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August 18-31
VOL.14 ISSUE. 26
HOME / STORY

Music Man

Jorge Ignacio Castillo
Published Thursday April 2, 06:05 pm
Canadian director François Girard needs to make more movies

 BOYCHOIR

Broadway

As a filmmaker who’s also a classical music buff, Montréal-based François Girard has a particular set of skills that differentiates him from other Canadian auteurs. The time-spanning drama The Red Violin and the audacious collection of vignettes Thirty-Two Short Films About Glenn Gould are proof of this, as are the two Cirque du Soleil shows and the many operas he’s directed, including Wagner’s Parsifal at the Met.

Clearly, Girard is much in demand for various artistic endeavours — which is great for his pocketbook, but which has also affected his filmic output. Seven years have passed between his previous effort (the critically panned Silk) and his latest film, the crowd-pleasing Boychoir. But he managed to draw an impressive roster of character actors into Boychoir: Dustin Hoffman, Kathy Bates, Eddie Izzard, Josh Lucas and notorious nonconformist Debra Winger. All of them are working around newcomer Garrett Wareing, who plays Stet, the gifted but troubled soloist at the centre of the film.

On the phone from Montréal, Girard promises to pick up the pace, since film is his favourite medium and first love.

Unlike in your previous films, you didn’t write the script for Boychoir. How did you enjoy the process?

Very much. With Boychoir, I wasn’t as possessive as I normally am with my own scripts, trying to protect every line. I was closer to an audience point of view. Whenever I felt something didn’t sound right, I would turn it around on the spot, with the actors. I’ll try to remember that next time.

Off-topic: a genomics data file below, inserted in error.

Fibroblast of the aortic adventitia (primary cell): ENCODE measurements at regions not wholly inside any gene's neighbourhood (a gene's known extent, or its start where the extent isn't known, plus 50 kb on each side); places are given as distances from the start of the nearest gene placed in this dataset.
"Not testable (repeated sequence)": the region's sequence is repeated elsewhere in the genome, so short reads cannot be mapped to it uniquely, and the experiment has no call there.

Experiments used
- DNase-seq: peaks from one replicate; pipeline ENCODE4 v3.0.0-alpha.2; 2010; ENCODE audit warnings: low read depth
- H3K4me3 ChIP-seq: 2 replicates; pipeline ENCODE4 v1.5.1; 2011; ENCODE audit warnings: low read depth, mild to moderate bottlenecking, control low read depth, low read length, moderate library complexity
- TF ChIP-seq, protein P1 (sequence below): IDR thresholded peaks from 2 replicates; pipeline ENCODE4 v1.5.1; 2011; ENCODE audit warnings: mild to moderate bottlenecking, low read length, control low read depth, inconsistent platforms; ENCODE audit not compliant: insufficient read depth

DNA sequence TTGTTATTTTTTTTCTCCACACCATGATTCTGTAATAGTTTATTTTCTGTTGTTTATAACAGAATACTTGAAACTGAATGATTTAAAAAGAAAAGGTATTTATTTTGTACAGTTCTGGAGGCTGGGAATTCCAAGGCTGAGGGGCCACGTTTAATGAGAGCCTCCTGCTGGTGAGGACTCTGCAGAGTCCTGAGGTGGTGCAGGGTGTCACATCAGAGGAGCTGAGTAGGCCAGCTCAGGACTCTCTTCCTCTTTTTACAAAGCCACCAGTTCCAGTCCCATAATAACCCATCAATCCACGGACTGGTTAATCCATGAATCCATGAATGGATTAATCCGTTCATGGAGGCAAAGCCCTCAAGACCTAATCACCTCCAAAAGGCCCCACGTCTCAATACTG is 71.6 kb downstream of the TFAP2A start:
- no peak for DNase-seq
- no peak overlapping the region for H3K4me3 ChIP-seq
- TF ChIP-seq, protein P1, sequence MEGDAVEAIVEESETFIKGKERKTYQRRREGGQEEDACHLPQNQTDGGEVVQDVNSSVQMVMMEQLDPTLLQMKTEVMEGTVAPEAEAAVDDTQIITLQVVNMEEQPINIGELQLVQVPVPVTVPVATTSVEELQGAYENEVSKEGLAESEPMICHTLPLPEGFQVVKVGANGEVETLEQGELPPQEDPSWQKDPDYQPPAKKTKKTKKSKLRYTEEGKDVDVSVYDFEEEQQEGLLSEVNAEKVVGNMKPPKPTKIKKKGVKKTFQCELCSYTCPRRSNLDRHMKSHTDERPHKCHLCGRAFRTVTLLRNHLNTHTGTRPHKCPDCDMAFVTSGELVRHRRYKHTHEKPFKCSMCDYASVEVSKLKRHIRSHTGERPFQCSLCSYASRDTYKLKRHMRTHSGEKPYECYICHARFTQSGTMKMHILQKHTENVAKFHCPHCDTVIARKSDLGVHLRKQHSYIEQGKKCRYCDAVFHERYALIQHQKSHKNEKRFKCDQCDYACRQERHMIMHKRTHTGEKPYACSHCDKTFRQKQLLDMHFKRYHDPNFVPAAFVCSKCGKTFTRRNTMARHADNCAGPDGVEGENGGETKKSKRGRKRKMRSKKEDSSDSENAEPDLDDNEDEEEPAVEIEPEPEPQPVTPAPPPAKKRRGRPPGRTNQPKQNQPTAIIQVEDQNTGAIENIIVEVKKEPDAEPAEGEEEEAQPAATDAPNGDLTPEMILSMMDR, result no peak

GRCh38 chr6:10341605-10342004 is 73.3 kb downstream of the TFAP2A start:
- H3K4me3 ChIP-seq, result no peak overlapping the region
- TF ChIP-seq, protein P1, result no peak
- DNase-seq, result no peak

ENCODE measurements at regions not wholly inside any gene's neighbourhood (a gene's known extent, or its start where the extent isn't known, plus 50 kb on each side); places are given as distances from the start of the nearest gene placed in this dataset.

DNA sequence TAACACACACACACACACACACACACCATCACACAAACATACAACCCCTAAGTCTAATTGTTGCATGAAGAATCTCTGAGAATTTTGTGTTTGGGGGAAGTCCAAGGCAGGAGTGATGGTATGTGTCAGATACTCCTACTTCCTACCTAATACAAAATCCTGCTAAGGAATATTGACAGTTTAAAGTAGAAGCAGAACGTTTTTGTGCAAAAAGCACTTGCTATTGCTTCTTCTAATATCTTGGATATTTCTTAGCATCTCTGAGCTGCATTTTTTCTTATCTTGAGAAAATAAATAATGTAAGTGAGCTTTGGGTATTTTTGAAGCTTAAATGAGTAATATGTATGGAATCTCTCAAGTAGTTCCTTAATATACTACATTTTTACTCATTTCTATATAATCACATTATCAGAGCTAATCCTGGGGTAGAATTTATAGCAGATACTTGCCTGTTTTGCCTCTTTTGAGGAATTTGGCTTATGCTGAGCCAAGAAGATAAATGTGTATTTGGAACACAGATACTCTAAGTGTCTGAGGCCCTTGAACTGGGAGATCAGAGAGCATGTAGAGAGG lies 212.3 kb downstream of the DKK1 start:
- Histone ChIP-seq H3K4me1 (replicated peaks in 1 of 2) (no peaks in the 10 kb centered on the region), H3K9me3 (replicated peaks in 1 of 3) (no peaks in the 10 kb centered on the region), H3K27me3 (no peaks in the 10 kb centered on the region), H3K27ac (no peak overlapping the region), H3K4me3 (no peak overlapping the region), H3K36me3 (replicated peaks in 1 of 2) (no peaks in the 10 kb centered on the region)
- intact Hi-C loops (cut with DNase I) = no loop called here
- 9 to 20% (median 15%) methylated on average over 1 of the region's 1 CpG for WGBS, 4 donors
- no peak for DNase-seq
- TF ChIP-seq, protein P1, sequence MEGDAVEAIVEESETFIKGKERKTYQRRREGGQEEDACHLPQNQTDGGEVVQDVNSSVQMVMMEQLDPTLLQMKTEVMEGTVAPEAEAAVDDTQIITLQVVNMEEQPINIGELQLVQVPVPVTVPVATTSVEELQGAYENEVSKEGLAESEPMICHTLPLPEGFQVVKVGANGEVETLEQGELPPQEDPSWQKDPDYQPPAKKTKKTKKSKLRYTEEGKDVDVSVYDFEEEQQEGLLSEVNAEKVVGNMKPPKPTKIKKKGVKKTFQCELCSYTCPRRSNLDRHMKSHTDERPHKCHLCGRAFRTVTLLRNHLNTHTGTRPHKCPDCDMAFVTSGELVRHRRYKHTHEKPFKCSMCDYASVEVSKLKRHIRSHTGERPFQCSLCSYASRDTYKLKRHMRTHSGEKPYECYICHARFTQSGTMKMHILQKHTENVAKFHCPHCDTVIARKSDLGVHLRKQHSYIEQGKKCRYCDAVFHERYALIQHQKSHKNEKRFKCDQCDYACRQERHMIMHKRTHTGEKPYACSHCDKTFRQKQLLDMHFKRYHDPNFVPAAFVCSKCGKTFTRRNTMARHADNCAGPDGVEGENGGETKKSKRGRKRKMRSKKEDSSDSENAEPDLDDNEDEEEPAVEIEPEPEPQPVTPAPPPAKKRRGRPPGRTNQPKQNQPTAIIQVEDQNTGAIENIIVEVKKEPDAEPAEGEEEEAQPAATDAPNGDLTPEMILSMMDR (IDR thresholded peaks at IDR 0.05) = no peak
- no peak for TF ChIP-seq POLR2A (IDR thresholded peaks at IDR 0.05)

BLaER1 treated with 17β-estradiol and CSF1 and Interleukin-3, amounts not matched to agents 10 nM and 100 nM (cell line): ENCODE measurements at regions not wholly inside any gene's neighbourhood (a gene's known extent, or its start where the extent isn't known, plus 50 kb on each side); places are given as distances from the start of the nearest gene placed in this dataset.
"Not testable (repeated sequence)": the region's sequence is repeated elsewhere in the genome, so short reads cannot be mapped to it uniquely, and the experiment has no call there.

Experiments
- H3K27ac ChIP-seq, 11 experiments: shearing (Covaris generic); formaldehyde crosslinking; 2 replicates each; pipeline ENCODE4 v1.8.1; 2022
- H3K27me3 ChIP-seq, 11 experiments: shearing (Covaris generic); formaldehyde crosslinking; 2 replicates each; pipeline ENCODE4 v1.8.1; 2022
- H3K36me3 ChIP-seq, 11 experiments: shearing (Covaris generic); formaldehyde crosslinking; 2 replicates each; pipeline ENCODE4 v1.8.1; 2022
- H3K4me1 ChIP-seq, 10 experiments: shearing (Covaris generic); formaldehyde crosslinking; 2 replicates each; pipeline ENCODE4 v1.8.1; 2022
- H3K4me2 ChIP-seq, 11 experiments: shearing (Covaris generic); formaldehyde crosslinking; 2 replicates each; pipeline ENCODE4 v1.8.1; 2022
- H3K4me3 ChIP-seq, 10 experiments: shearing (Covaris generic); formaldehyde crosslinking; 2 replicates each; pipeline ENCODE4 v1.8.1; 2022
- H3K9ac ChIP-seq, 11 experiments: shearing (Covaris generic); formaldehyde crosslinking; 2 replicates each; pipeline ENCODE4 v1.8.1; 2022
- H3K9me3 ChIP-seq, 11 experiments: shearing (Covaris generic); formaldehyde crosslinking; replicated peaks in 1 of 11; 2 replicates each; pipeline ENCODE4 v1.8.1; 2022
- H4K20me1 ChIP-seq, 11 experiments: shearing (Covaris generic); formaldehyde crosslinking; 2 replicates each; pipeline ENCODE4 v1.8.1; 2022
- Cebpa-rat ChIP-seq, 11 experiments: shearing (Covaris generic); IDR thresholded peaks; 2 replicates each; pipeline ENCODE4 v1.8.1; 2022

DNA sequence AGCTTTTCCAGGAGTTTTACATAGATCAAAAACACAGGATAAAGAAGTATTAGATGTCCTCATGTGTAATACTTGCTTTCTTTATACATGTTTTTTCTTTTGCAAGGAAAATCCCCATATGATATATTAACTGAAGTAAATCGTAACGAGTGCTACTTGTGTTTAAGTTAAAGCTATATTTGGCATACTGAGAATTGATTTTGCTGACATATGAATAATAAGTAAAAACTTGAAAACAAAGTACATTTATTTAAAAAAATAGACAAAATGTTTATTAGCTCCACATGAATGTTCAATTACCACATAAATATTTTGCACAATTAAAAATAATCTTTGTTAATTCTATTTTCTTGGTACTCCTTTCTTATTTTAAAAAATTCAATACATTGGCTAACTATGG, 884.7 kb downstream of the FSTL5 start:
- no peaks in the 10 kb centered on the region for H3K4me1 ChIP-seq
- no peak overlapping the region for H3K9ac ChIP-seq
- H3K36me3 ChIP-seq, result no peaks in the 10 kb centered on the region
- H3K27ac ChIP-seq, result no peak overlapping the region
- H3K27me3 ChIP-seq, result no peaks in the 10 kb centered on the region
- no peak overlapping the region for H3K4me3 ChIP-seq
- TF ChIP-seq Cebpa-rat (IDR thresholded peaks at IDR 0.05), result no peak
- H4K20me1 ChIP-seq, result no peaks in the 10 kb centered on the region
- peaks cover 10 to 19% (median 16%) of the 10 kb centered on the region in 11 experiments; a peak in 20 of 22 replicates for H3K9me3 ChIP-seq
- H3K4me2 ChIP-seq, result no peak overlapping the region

How difficult was it to accommodate dissimilar acting styles in the same movie?

The work of a director is to get the best of every actor, so you have to adapt and give them the support they need so they can perform. The discussions are never the same. Dustin is detail-oriented: he needs to get the small stuff right in order to perform. Eddie’s approach is completely intellectual. Kathy Bates wants to know everything about every word and master that text. There was no improvisation.

After playing so many innocuous roles lately, it was a pleasant surprise to see Dustin Hoffman show some bite. Was that your goal?

Dustin is older than a choirmaster on the edge of retirement would be, but he’s also very vibrant. To me, he brings lovability to the character. Even when he acts mean, the audience doesn’t discard him, but wonders about his motives. There lies the engine of the narrative and the reason why I thought he was the perfect choice for the part.

Debra Winger is surprisingly warm as Stet’s school principal. Considering that she doesn’t work all that often, was it hard to bring her on board?

We became friends after she saw my production of Parsifal at the Metropolitan Opera. We had a meal together and she mentioned she would love to work with me. I offered the part and she jumped on board. Shooting with her is fun; she can turn a casual line into something edgy and keep you on your toes.

Next to the world-spanning Silk and The Red Violin, Boychoir feels almost intimate. Are you becoming more introspective with every movie?

No. In fact, right now I’m writing a script that spans over 750 years. I don’t think I would have written Boychoir myself. The architecture of time and space in Boychoir is simpler than in my other films, but it was a counterpoint I was happy to explore, something that doesn’t rely on a big intellectual concept, but instead [on] heart-beating characters.

Will we be waiting seven more years for your next movie?

I’m determined to be more productive. I still have theatre ahead of me, but I’ve walked away of a lot of things to make myself available and triple my cadence. I still haven’t been able to secure a film for this year, but I’m writing one for 2016.

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